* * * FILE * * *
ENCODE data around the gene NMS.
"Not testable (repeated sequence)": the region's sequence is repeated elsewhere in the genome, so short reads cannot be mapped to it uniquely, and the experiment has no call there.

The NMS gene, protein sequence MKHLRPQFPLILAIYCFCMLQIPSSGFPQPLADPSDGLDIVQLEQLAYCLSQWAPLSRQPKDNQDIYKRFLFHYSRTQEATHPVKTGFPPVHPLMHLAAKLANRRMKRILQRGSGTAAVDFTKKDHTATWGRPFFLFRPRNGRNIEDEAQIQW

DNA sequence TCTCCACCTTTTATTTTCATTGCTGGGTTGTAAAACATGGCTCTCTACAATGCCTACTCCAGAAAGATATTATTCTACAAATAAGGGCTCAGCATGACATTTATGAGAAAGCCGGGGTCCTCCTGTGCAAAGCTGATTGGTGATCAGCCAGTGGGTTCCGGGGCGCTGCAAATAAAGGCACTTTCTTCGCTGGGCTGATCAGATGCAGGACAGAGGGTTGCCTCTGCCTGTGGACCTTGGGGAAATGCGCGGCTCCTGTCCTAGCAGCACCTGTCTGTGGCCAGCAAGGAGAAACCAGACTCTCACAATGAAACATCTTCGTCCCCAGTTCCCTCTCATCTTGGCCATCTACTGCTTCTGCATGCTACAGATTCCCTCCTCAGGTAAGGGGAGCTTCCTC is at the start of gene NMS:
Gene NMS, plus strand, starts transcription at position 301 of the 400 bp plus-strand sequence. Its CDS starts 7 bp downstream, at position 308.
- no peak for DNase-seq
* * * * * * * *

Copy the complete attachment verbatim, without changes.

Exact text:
ENCODE data around the gene NMS.
"Not testable (repeated sequence)": the region's sequence is repeated elsewhere in the genome, so short reads cannot be mapped to it uniquely, and the experiment has no call there.

The NMS gene, protein sequence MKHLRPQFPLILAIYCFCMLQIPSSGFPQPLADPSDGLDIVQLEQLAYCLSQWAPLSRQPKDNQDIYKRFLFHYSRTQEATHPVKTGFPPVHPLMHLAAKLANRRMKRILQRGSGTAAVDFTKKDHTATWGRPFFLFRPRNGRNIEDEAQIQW

DNA sequence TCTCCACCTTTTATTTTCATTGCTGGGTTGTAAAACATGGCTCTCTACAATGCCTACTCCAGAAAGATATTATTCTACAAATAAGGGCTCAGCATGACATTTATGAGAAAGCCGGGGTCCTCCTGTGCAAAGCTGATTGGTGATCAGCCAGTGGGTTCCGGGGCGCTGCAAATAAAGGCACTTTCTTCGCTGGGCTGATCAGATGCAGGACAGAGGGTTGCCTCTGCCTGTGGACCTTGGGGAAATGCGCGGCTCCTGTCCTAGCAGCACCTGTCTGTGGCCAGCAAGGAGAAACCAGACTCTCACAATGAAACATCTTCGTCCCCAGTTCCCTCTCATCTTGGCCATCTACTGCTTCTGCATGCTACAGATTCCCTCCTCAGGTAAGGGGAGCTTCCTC is at the start of gene NMS:
Gene NMS, plus strand, starts transcription at position 301 of the 400 bp plus-strand sequence. Its CDS starts 7 bp downstream, at position 308.
- no peak for DNase-seq